This made me screaming mad today. And that rarely happens. But I chilled out in the end.
To those who believe in affirmative action, just stop reading and find something else. This won't be pretty.
You all gone? I won't warn you again. All gone? Good.
So trawling around 4chan's 'traditional games' board (yes, mei mei, I have fallen) today, someone posted up a petition for the artists of Wizards of the Coast to add more art depicting minorities (blacks, hispanics, the obese, etc.) in their D&D game books. Apparently, the regular art is a big turn off for some people, as it depicts the usual Caucasian-looking warriors, busty ladies in chainmail bikinis and high-heeled boots, etc..
Race issues aren't so big here in the Philippines (or we rarely hear of them), but it got my gears turning.
See, I believe that the greatest draw of tabletop roleplaying games is that you can make anything your imagination can fuel, with your only limitations being game setting, mechanics and possibly your own morality. The art I see in those books are just placeholders. I don't even consider them as I'm rolling up characters. If you're a dwarf, you can't use magic (usually) but you're hardy and if you're an elf, you (usually) lack in constitution but have dexterity or intelligence through the roof. But that was it; the only differences I've seen were in game play, not about the color of their skins or where they come from or what they believe. Dwarves were usually from mining cities in the mountains and elves from these little "gated-community" islands but that's the key word, "usually". If your GM's a cool enough dude (as mine are wont to be), you can have a tanned dwarf mystic who worships spirits that came from the islands or an howling elf raider who belongs to a community of desert-dwelling nomads who sacrifice in the name of some bloody-handed war goddess. Meaning, you can build up your backstory, roll up the stats and act out your character however you want (a typical double-edged sword in TTRPGs).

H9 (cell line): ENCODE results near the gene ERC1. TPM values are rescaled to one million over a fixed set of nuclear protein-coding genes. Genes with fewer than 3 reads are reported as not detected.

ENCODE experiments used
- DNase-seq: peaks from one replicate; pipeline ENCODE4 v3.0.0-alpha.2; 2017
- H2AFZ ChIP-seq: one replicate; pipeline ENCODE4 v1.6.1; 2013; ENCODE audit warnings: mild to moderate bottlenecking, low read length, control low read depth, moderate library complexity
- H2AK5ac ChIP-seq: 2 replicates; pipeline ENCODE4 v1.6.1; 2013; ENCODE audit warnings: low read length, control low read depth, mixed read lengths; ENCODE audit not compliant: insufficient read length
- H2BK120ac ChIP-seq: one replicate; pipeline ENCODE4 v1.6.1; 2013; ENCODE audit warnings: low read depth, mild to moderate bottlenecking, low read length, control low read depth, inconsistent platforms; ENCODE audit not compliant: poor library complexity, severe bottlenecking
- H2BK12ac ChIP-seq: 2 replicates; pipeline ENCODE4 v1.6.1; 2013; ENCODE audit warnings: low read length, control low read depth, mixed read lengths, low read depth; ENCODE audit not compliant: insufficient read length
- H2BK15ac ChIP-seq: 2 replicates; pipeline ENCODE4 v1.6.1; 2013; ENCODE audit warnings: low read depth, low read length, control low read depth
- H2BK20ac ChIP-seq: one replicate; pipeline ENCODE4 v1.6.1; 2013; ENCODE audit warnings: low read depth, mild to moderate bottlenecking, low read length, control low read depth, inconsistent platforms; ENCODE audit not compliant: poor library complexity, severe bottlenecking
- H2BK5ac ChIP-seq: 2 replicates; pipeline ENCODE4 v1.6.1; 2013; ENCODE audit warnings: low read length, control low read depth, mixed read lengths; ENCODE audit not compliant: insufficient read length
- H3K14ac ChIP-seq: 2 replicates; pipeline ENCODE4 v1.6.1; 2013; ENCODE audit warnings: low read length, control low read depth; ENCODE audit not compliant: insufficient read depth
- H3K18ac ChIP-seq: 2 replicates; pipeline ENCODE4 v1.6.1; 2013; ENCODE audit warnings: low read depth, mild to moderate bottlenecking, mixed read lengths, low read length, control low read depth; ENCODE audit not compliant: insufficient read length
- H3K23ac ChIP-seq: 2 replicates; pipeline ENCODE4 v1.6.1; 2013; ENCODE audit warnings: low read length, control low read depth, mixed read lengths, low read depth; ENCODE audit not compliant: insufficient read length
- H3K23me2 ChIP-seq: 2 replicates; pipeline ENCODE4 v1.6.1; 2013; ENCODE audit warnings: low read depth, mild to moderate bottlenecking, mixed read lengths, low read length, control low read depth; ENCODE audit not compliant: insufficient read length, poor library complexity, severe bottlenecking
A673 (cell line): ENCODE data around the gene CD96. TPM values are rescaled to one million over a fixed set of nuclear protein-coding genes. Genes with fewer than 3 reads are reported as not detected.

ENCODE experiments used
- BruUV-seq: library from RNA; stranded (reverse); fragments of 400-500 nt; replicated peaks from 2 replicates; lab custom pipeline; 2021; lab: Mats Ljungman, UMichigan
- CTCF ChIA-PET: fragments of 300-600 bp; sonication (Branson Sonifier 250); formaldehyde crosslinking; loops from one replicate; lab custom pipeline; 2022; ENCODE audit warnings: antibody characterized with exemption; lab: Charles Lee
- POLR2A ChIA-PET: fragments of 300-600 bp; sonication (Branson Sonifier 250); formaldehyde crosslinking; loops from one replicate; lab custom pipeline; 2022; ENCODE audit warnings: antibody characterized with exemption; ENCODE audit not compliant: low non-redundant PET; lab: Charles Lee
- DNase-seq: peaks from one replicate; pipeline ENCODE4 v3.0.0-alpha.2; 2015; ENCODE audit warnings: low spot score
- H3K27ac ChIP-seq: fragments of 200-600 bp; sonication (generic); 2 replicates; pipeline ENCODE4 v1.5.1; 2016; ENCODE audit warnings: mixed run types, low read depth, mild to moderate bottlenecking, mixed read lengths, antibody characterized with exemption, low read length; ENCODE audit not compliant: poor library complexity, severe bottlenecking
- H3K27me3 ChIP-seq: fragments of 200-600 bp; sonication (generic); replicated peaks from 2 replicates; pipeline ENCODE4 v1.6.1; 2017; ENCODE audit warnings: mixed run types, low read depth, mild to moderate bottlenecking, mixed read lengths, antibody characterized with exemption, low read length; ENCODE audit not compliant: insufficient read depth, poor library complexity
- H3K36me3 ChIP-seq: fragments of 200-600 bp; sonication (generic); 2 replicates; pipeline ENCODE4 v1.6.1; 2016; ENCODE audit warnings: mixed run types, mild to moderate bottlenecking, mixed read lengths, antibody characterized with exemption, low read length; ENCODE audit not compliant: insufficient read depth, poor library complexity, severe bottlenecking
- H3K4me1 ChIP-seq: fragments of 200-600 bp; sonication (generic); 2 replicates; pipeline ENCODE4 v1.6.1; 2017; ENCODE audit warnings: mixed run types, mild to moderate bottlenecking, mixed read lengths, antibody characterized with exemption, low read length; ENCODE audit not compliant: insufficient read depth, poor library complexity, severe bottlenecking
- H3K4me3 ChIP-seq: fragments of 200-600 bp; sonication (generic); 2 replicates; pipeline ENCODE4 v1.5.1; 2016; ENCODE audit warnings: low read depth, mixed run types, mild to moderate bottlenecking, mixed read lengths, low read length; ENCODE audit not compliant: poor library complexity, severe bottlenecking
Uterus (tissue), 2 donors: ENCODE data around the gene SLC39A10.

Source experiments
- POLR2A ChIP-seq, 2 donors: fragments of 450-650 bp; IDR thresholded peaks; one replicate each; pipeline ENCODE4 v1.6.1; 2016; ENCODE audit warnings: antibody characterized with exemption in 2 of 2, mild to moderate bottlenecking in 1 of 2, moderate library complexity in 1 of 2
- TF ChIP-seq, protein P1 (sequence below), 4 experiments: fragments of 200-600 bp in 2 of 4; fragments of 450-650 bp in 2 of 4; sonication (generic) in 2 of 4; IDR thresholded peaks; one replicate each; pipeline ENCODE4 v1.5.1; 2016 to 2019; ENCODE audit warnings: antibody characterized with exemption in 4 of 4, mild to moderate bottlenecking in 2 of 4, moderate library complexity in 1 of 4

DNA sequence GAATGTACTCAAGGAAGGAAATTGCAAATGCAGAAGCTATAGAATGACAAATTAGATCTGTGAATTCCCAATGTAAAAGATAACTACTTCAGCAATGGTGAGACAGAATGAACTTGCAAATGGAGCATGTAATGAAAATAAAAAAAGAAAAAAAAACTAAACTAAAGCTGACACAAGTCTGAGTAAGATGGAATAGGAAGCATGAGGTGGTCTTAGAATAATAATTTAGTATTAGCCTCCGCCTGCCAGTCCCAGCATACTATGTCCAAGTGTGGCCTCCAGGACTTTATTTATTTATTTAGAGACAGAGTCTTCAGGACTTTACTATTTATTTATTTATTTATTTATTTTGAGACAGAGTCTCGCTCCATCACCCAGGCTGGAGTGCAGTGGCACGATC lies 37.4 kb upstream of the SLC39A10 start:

I've seen people argue that we shouldn't be mad and that it will get more people into the hobby. But to get caught up in a tangible detail like art and say "it's a turn-off because the girl on the cover is dressed up like a slut" just speaks of how small-minded people (especially these "liberal-minded" ones) can be. Sure, that character's dressed skimpily, but what of other characters, those you and your friends roll up? I've known guys and girls who have RP'ed female characters who were dressed practically and rely on their wits, skills and might as much as I've seen "girly" characters who relied on their social charms and graces to win the day. It helped that they looked good, but that's beside the point.
You don't buy those game books because of what's in them. You buy them to visit other worlds and interact with their denizens in anyway you see fit. If you like, you could even build other worlds. To choose to get into the hobby via the art isn't a wrong way, but as beings capable of thought and rationale, we shouldn't be caught up in the shiny. It's a world of pen and paper, the characters are yours to make and the story's yours to tell! So just siddownandplay!
Listening to: Monkey Majik, "Open Happiness"
Reading: DC First Wave
Eating: Too Much